What else did they play? A few tracks from the new album including 3000 Megatons and Sweep me off My Feet. Both wrap themselves around you – they are a Phil Spector wall of sound without the commercial hang-ups. Whilst I’d love everyone to love Pond, please don’t like them enough to force them into bigger venues. When Allbrook sweats, I need to feel that, too.

 

Vive Le Moment goes big-time summer stupid

Are you 20 something and a bit warm? Do you live too far away from the beach or pool? Why not compensate by filling up the back of a pick-up truck with water and then jump into it with your clothes on with three equally motivated souls? Vive le Moment.

Next, are you in a really good mood and also have a cool scooter that you want to trash by attempting to ride it in a squat position on the beach with your mate standing up behind you? Albeit with a crash helmet on. (Is that required in France?). Might you do this because there is are some storm clouds in the distance? Good. Vive Le Moment.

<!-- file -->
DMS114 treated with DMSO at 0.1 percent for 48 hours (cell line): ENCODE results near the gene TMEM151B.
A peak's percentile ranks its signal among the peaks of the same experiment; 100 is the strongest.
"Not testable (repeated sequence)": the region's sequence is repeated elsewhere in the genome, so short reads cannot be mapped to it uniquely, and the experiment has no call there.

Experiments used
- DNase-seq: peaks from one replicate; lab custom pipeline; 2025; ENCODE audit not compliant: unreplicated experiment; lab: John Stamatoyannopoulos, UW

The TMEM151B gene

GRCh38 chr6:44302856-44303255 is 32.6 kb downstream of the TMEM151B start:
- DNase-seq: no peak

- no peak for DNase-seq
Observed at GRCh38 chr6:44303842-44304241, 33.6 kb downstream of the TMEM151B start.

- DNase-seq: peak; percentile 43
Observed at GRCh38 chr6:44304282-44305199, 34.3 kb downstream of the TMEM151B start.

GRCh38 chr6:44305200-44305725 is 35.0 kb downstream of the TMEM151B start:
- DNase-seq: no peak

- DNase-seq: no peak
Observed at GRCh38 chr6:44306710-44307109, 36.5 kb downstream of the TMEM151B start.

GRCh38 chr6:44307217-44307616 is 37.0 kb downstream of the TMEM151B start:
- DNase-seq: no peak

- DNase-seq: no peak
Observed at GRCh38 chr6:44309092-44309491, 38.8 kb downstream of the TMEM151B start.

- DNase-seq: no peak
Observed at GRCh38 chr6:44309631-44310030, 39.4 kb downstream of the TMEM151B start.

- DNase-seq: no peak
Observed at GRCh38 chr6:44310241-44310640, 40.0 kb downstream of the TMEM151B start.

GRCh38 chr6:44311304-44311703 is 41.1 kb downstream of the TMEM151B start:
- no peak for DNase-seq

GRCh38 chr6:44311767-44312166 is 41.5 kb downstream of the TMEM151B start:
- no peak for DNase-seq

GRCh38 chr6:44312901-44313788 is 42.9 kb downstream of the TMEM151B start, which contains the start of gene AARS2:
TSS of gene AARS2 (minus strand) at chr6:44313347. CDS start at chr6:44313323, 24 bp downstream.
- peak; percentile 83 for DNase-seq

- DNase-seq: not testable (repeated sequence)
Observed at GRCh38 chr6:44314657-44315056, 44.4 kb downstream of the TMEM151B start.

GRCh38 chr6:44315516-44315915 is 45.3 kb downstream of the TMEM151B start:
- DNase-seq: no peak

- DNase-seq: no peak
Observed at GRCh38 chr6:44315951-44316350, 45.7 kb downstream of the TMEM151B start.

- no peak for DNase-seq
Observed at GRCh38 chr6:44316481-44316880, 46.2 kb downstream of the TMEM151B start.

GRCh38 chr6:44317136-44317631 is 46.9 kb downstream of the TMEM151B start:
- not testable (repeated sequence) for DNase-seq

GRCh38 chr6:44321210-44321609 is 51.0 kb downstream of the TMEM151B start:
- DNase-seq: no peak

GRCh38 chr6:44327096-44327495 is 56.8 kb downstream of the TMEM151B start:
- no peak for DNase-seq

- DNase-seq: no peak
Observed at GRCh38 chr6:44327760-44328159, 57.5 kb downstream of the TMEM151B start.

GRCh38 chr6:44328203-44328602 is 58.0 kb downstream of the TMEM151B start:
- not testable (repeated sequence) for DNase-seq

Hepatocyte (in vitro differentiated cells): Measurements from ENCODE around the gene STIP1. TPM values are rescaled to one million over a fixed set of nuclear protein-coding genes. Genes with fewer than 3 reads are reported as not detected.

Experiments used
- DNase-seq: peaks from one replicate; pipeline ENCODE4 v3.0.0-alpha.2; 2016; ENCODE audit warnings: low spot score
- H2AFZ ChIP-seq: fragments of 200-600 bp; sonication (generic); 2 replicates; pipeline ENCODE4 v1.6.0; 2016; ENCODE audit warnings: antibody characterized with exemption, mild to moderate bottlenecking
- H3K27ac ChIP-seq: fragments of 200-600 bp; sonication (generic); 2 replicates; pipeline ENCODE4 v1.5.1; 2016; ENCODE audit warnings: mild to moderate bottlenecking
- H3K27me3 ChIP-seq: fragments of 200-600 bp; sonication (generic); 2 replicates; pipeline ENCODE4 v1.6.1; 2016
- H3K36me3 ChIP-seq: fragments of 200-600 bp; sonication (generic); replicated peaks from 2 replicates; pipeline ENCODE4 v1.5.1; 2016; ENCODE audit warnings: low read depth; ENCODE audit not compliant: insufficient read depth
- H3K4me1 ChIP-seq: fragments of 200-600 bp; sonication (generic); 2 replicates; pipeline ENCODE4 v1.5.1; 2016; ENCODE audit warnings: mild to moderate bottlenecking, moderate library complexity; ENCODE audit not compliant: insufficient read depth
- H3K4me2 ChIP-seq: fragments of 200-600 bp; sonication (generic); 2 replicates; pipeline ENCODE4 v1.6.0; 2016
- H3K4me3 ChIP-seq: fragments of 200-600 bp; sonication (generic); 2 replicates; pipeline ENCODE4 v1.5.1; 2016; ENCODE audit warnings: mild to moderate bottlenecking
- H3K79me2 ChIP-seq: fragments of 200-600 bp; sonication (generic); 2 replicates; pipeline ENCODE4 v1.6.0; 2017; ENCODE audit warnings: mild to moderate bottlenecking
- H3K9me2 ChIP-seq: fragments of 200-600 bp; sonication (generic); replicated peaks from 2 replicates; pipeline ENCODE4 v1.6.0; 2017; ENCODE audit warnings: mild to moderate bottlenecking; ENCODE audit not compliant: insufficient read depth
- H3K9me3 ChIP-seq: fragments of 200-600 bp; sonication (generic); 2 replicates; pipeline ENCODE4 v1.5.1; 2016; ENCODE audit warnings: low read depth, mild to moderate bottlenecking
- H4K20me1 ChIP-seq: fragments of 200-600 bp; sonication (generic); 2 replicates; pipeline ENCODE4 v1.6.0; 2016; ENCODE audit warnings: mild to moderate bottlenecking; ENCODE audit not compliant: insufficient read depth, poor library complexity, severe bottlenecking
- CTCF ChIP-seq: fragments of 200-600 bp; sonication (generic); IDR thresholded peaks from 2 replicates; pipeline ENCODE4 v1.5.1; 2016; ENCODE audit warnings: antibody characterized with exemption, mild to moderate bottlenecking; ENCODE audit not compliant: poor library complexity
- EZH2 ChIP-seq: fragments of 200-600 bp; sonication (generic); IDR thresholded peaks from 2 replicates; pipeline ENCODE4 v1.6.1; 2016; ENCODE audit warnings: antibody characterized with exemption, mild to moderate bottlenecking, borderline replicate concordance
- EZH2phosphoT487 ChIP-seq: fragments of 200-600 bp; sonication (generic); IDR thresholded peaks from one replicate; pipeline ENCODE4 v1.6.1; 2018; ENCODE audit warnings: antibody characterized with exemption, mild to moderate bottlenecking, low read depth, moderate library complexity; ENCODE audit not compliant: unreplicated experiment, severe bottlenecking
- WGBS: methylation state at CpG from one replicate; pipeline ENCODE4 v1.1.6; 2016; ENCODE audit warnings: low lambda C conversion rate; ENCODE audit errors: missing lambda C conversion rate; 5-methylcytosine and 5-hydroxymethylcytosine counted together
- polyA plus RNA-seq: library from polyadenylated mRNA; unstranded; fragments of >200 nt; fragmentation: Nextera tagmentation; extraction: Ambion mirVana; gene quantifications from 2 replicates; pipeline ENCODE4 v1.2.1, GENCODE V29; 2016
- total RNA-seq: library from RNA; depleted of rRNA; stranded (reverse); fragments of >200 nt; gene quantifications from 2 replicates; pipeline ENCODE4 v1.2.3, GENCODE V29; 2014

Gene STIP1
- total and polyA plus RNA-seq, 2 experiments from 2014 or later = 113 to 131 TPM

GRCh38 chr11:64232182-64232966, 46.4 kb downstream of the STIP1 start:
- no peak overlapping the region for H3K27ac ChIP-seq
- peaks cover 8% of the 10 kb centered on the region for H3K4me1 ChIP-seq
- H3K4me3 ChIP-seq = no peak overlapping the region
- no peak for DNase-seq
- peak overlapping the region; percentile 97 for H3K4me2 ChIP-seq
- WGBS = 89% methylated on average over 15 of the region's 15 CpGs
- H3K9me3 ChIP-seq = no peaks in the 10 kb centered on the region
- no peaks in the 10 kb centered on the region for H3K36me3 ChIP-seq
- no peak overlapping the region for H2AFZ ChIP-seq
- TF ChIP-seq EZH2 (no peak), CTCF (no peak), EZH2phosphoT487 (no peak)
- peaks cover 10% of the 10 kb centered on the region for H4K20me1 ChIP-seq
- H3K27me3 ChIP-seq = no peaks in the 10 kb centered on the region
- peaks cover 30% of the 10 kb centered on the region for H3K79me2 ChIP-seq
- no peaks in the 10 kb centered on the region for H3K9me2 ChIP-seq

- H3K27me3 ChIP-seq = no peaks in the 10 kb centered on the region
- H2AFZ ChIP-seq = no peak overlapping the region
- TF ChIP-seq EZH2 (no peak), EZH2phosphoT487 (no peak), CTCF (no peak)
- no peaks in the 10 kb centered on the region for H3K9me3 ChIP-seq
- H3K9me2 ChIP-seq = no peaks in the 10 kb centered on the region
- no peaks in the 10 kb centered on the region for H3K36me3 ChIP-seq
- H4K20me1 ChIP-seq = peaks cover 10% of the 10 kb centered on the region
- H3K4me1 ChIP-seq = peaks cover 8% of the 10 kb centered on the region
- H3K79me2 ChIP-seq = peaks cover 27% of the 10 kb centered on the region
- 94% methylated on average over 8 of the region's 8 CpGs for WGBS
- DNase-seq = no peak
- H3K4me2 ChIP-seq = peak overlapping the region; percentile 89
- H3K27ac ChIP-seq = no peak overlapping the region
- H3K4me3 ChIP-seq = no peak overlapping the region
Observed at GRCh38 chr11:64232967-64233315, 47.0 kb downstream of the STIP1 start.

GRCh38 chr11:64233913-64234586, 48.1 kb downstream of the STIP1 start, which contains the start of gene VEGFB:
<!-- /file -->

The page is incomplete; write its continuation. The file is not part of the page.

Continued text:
Camel and white nationalism?

Camel’s Do Your Thing campaign is back. Apologies about the picture, but a sunny day and poster is stuck behind plastic. Not great for photography.

The approach is the same, however. Person with attitude looks to camera to say, “look at me, I don’t care about your or me, for that matter”. Curious approach to promoting the brand. What always seemed to me to express some kind of exoticism now seems to promote white nationalism!

Gauloises cashing in on the summer

It’s festival time! Break out the cancer sticks of choice: namely Gauloises. So, the latest in the long-running Vive campaign – 3-day festival, 2 nights in a tent, and a moment of freedom.

A few questions, if it is real freedom, why are the bearded men showering in their clothes? Are they shy? Actually, looking at it again, perhaps it’s raining – they are showering in the rain? The two be-tented people looking on seem to be have a great time watching a couple of tossers. Whatever the situation, they need to enjoy their moment of freedom. With Gauloises, be rest-assured, it won’t last.